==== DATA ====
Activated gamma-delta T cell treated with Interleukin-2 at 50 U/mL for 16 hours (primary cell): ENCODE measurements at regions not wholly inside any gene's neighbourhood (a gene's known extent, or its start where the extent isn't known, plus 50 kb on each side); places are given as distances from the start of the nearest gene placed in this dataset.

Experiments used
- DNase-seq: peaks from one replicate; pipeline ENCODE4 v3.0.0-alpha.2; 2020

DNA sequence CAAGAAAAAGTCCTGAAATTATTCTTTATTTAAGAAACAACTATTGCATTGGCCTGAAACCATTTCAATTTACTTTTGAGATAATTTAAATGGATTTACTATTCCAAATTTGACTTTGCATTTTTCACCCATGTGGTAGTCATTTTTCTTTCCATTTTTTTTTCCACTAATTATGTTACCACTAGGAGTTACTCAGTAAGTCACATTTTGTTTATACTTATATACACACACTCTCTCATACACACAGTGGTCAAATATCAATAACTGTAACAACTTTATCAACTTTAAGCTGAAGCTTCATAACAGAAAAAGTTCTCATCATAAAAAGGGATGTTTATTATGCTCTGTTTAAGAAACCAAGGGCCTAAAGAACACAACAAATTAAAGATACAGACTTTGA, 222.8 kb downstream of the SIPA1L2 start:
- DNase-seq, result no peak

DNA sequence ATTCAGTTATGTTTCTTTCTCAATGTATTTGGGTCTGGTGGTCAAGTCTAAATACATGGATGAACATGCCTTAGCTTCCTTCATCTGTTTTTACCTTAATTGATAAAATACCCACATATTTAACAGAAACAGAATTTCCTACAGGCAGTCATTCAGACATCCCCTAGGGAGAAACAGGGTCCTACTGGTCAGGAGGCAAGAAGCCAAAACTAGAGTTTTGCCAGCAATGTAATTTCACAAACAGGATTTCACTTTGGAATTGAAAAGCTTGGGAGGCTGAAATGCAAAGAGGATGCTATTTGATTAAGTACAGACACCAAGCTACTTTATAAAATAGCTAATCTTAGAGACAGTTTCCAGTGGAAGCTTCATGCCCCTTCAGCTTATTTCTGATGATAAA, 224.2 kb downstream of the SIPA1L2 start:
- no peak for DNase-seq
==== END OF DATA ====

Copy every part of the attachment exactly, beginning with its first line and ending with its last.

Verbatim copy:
Activated gamma-delta T cell treated with Interleukin-2 at 50 U/mL for 16 hours (primary cell): ENCODE measurements at regions not wholly inside any gene's neighbourhood (a gene's known extent, or its start where the extent isn't known, plus 50 kb on each side); places are given as distances from the start of the nearest gene placed in this dataset.

Experiments used
- DNase-seq: peaks from one replicate; pipeline ENCODE4 v3.0.0-alpha.2; 2020

DNA sequence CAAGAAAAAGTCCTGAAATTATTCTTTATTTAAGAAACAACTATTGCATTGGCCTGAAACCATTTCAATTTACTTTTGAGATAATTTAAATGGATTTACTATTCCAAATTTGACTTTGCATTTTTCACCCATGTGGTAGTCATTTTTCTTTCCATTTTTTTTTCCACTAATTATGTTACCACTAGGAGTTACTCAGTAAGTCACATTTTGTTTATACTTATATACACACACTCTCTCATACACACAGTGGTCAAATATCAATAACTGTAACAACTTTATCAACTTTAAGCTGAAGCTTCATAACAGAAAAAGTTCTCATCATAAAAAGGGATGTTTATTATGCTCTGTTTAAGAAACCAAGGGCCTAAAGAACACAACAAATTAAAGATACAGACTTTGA, 222.8 kb downstream of the SIPA1L2 start:
- DNase-seq, result no peak

DNA sequence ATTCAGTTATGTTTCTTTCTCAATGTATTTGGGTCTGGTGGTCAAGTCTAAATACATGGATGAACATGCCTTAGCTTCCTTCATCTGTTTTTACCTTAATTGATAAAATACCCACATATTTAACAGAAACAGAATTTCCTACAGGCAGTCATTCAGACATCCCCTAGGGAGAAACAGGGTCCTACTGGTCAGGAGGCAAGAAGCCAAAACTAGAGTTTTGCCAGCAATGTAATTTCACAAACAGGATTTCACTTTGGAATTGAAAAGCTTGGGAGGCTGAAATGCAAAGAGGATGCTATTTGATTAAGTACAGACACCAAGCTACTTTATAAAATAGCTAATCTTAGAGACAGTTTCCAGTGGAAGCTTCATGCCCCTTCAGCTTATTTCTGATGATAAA, 224.2 kb downstream of the SIPA1L2 start:
- no peak for DNase-seq